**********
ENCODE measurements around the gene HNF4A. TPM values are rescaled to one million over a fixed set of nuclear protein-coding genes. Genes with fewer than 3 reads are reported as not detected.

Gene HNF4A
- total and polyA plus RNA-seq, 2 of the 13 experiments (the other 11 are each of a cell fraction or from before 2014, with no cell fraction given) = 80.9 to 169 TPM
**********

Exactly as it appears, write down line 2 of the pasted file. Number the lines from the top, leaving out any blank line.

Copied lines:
Gene HNF4A